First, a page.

One of the most significant concerns in today's corporate environments is the risk of confidential information being leaked or shared without authorization. This exfiltration of confidential information is known to occur not only through unauthorized access by an external agent, but also through the actions of a malicious internal collaborator.
Some companies face this problem more acutely than others, particularly those involved in creating, developing, or enhancing products or services, where proprietary knowledge holds critical business value. However, it is surprising that even in the present day, some medium and large conglomerates only begin to appreciate the importance of information security after experiencing the detrimental consequences of improperly sharing confidential data.
The news outlet Isto É Dinheiro published an article titled "Information Leakage: my former employee took information from my company. What now?" (free translation) on September 13, 2019, authored by attorney-at-law Gisele Truzzi. The text explains the main risks that companies are subject to when losing employees to competitors, as they can intentionally share data, in an improper and unauthorized manner, with the new employer, sometimes in exchange for a generous payment. There are cases in which the employee may also take advantage of the data in favor of their own business.
The fact remains that, even before addressing concerns about information security, proper classification of the information itself is essential. Data classification certainly brings the following advantages:
ADVANTAGES OF CLASSIFYING DATA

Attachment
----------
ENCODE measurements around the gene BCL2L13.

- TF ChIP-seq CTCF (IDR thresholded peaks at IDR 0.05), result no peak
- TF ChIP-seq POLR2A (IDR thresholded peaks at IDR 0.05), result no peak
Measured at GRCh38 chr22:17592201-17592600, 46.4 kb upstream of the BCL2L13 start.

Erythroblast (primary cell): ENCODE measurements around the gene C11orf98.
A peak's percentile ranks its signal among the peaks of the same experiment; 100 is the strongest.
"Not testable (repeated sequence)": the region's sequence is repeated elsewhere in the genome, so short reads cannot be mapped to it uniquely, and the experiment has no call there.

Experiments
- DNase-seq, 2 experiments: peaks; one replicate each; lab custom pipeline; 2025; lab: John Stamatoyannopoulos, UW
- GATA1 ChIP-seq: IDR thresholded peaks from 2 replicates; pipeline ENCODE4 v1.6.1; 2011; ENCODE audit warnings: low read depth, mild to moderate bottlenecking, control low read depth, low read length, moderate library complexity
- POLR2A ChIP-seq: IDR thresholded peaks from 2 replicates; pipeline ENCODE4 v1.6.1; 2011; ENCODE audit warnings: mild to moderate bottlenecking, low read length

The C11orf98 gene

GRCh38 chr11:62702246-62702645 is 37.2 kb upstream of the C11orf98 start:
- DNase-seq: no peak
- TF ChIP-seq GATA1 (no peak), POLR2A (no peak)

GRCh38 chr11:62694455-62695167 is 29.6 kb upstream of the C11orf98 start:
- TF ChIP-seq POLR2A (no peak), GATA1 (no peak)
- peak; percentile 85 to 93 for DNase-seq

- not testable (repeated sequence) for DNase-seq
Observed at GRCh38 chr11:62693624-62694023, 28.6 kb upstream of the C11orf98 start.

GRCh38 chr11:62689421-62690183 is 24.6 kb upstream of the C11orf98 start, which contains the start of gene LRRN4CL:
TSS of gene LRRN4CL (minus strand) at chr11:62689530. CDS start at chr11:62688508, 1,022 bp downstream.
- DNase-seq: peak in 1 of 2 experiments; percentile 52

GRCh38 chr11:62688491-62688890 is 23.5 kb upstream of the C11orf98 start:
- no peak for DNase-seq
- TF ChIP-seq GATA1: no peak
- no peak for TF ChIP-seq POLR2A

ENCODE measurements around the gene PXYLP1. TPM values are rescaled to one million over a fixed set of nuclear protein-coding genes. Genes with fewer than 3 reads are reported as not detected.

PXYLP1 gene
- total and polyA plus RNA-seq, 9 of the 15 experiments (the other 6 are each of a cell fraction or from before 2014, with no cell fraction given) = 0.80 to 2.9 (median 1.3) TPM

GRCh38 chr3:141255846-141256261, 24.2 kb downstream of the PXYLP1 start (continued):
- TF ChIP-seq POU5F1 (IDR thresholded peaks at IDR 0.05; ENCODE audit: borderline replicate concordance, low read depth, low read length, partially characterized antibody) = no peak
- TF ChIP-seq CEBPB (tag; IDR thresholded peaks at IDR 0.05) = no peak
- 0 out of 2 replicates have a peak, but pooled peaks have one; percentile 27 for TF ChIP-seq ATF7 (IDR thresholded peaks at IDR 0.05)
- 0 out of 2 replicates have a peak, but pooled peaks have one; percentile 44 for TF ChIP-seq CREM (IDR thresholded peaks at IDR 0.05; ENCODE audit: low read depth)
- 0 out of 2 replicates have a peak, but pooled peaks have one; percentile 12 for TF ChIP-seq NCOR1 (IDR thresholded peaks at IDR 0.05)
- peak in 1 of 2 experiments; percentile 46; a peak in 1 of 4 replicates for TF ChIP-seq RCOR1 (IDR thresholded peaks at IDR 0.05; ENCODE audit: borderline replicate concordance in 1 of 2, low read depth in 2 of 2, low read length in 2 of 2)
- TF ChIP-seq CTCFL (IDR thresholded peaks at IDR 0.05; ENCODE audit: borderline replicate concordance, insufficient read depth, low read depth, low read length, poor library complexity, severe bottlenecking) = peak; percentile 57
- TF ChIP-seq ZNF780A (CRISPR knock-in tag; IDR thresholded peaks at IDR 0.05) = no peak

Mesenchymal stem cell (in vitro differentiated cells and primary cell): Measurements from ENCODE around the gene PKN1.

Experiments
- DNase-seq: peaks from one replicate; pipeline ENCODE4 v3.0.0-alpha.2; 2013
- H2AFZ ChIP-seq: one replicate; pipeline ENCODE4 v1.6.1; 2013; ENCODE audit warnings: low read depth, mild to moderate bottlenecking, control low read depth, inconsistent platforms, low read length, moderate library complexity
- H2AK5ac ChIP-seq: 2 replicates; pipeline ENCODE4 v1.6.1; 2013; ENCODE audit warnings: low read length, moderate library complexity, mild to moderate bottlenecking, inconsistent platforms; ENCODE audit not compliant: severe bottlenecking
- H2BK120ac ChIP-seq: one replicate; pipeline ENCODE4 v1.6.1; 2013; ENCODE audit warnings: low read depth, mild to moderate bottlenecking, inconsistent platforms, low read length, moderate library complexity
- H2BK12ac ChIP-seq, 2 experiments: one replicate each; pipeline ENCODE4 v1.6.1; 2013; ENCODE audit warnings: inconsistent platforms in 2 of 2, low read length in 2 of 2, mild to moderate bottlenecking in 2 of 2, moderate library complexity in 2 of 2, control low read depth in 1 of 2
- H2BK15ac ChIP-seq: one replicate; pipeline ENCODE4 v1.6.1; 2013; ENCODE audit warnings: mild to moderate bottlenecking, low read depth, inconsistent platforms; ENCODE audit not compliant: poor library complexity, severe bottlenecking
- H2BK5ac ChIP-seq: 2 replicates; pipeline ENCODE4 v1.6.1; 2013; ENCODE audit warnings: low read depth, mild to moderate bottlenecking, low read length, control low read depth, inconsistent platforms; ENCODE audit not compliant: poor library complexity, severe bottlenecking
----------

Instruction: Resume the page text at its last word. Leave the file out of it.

1. Improved confidential data protection.
2. Modulation of information security systems, depending on the data which will be protected.
3. Customization and optimization of resources to be allocated.
4. Facilitation of internal alignment regarding the critical level of data.
5. Facilitation of data mapping within the organization.
When discussing data classification, the immediate associations are labels like "public," "confidential," "restricted," "secret," "top secret," and so forth. While there are highly effective information security tools available on the market that can classify data using various labels, practical experience has shown that the age-old saying holds true: "Perfect is the enemy of good." In other words, the simpler the labels are, the easier they will be to apply, store, map, and require fewer resources for management.
One of the most used set of software in the world, Microsoft's Office 365, employs document classification generated by applications such as Word, Excel, PowerPoint and even for e-mails sent via Outlook.
However, it is important not to confuse the user's subjective classification expressed through labels with the classification of the labels themselves. The success or failure of proper data classification hinges on the subjectivity involved in classifying data.
Although data classification can be approached using various criteria, three main types are commonly utilized. Therefore, it is crucial for company employees to receive appropriate training to understand how the labels should be applied based on the relevant classification criteria adopted by the organization.
DATA CLASSIFICATION TYPES
1. Content-based – according to the critical level of the information contained in the data, the subjective classification is attributed according to the value judgment of the collaborator who labels it.
2. Context-based – according to the critical level of the information attributed by the company to a certain area, to certain projects, etc.
3. User-based – according to the critical level of a given user, as a result of them dealing with information with a higher level of confidentiality or not.
At any rate, data is dynamic and produced virtually every second within an organization. Therefore, any data classification initiative must consider both the existing data and the classification of data that will be generated moving forward.